Page last updated at 21:59 GMT, Tuesday, 4 November 2008

Golf secret not all in the wrists

By Jason Palmer
Science and Technology reporter, BBC News

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Jason Palmer's golf swing analysed at QinetiQ's Human Performance facilities

After decades of research, the world may be closer to the perfect golf swing.

The key, according to University of Surrey engineer Robin Sharp, is not to use full power from the start, but to build up to it quickly.

Surprisingly, the wrists do not play a critical role in the swing's outcome, according to the new model.

The analysis also shows that while bigger golfers might hit the ball further, it is not by much.

Any golfer will tell you that the idea of swinging harder to hit farther is not as straightforward as it might seem; the new results indicate that how - and when - the power develops is the key to distance.

Tricky balance

Professor Sharp's work is based on a little-used model in which a golfer employs three points of rotation: the shoulders relative to the spine, the arms relative to the shoulders and the wrists relative to the arms.

Conventional wisdom has it that the timing of these rotations relative to one another is the key to a long drive. However, the new research, reported in the journal Proceedings of the Royal Society, is the first to optimise those timings and how the power of a swing is developed as they play out.

Prior models assumed one of two things: that the torque - the power in rotation - was applied at its maximum from the backswing, or that it ramped up throughout the swing, reaching its maximum at the point of impact.

Control of the arms and not the wrists appears to be the priority
Robin Sharp

Professor Sharp used a computer model first to fit to the swing styles of three professionals whose swings were measured with high-speed photography in 1968: Bernard Hunt, Geoffrey Hunt and Guy Wolstenholme.

The model showed that the club-head speed, and thus drive distance, of these professionals could have been improved by increasing the torque quickly to the maximum value and maintaining it throughout the rest of the swing.

It is a delicate balance, however, and Sunday duffers may find it hard to implement Professor Sharp's prescription.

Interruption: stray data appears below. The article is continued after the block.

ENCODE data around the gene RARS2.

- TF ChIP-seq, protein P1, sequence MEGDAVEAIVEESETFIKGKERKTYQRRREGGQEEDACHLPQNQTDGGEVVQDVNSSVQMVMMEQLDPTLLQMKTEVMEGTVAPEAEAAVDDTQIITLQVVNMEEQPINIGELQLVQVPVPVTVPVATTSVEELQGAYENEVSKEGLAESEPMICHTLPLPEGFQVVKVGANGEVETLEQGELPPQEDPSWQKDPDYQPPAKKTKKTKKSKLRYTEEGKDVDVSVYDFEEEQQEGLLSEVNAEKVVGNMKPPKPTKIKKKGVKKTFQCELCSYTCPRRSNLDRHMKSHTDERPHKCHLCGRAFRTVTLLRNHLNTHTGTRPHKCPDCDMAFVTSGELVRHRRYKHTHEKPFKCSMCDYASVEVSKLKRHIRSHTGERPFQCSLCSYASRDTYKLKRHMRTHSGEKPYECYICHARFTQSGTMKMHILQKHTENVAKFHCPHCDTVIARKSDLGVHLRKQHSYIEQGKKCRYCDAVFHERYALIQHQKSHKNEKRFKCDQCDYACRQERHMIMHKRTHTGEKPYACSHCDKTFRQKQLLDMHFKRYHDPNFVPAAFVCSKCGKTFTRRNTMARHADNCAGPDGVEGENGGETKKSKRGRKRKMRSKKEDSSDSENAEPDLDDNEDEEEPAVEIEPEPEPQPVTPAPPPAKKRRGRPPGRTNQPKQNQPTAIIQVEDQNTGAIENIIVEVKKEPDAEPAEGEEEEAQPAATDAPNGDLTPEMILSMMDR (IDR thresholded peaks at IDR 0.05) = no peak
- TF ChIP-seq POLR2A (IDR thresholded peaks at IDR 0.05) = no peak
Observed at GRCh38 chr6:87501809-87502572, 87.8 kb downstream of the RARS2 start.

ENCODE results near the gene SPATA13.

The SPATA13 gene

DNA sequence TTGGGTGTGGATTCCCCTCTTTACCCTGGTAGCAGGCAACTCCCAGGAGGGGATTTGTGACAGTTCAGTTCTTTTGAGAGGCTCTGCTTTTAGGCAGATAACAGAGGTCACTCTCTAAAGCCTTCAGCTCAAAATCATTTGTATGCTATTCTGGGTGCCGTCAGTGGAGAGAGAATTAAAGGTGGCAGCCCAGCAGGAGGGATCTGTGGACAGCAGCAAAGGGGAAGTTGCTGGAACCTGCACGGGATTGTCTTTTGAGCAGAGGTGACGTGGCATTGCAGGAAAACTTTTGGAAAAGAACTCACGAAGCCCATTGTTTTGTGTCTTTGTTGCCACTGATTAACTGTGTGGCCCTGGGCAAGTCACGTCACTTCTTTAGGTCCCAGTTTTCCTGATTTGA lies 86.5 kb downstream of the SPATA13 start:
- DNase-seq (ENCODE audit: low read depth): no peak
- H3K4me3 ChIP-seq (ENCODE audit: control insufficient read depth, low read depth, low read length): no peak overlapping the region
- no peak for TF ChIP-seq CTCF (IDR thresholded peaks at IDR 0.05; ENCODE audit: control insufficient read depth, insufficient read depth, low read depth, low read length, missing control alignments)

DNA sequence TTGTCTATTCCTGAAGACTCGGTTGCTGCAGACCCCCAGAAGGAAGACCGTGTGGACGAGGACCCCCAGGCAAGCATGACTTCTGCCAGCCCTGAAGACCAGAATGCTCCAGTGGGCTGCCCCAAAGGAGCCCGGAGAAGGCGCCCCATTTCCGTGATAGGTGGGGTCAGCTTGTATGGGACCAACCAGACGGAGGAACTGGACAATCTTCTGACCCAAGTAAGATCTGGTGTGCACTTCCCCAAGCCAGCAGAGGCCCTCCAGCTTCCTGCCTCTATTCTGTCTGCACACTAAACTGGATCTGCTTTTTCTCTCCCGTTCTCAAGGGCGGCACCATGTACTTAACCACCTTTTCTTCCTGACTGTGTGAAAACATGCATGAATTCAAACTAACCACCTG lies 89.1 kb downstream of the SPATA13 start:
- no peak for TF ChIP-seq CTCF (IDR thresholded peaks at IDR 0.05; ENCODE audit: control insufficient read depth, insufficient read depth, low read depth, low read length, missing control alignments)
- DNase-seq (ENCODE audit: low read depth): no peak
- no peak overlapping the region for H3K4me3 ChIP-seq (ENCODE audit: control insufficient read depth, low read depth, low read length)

"Generating too much arm speed too soon causes an early release, with the club-head reaching its maximum speed before it arrives at the ball," he says.

The key, Professor Sharp explains, is timing which torques are applied and when. And contrary to the old saying, it is not "all in the wrists".

"In the expert swings studied, control of the arms and not the wrists appears to be the priority.

"The optimal strategy consists of hitting first with the shoulders while holding back with arms and wrists and, after some delay, hitting through with the arms. At release, the wrists should hit through."

The model also shows that height is not much of an advantage in a long-distance shot.

"A 21% bigger player can be expected to have just a 10% advantage in club-head speed," Professor Sharp said, which accounts for the fact that "good little ones are often not so far behind good big ones".

Put into practice

Tiger Woods (Allsport/Getty)
It doesn't require being a big golfer to be a good golfer

Another person who is familiar with the swings of professional golfers is Simon Wickes, operations manager and biomechanics consultant for the Human Performance facilities at QinetiQ.

In the the company's Biomechanics lab, visitors don a tight-fitting suit covered with reflectors that are tracked by 12 infrared-sensing cameras.

By tracking the independent motions of all the limbs and the club itself, the team can analyse in detail any number of motions, including golf swings; and the lab has been visited by professionals Nick Faldo and Justin Rose.

"We're not golf pros," Mr Wickes explained. "We just show them where we think the problems are occurring.

"What we were seeing with Justin Rose was the club head and the arms leading the body, rather than the shoulders leading the arms," he said.

It turns out that this reporter too had a problem of stiffness that makes the club lead the body.

"It's something we've seen with other amateurs," Mr Wickes said after an analysis of my swing. "There's this feeling of trying to keep everything in alignment and by doing that you stiffen up because you don't want to have the variability you get if you loosen up your grip and loosen joints."

Useful though it is to know Professor Sharp's result, the perfect swing is not just a matter of the mechanics.



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